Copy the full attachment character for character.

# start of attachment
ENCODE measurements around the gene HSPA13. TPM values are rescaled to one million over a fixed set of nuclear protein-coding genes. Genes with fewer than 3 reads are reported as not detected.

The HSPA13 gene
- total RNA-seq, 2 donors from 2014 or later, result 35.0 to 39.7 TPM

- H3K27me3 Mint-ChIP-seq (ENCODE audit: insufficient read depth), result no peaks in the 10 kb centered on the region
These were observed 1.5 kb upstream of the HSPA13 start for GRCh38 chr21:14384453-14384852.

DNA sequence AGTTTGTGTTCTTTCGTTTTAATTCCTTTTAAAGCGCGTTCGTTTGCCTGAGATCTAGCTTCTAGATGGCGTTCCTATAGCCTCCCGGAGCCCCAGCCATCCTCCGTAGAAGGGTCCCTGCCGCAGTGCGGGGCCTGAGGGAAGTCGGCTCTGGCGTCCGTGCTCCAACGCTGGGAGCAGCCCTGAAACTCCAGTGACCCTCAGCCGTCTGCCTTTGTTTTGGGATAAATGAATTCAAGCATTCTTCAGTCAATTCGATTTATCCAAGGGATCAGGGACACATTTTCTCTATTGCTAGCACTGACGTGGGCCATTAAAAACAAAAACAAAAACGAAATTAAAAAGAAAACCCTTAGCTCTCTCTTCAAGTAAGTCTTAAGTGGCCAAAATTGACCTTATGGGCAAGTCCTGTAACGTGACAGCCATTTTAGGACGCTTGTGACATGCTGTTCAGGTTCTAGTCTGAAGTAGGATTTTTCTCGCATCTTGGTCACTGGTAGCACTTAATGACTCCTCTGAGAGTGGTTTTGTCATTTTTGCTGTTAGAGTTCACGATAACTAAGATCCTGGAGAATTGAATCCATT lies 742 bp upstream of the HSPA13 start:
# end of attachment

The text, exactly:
ENCODE measurements around the gene HSPA13. TPM values are rescaled to one million over a fixed set of nuclear protein-coding genes. Genes with fewer than 3 reads are reported as not detected.

The HSPA13 gene
- total RNA-seq, 2 donors from 2014 or later, result 35.0 to 39.7 TPM

- H3K27me3 Mint-ChIP-seq (ENCODE audit: insufficient read depth), result no peaks in the 10 kb centered on the region
These were observed 1.5 kb upstream of the HSPA13 start for GRCh38 chr21:14384453-14384852.

DNA sequence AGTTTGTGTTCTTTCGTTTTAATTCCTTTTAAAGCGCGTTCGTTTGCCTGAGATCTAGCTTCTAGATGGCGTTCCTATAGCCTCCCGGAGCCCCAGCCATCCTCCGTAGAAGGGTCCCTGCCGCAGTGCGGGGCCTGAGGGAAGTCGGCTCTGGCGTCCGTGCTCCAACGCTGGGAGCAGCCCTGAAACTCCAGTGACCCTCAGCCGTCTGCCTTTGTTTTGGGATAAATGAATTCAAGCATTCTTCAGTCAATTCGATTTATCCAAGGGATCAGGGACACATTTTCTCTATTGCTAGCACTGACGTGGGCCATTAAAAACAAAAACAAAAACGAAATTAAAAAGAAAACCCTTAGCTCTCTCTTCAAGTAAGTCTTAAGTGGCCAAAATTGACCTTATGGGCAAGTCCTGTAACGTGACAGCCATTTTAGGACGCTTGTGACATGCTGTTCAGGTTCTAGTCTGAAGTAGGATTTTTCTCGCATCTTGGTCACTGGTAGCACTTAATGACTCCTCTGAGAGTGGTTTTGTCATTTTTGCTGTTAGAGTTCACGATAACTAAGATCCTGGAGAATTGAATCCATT lies 742 bp upstream of the HSPA13 start: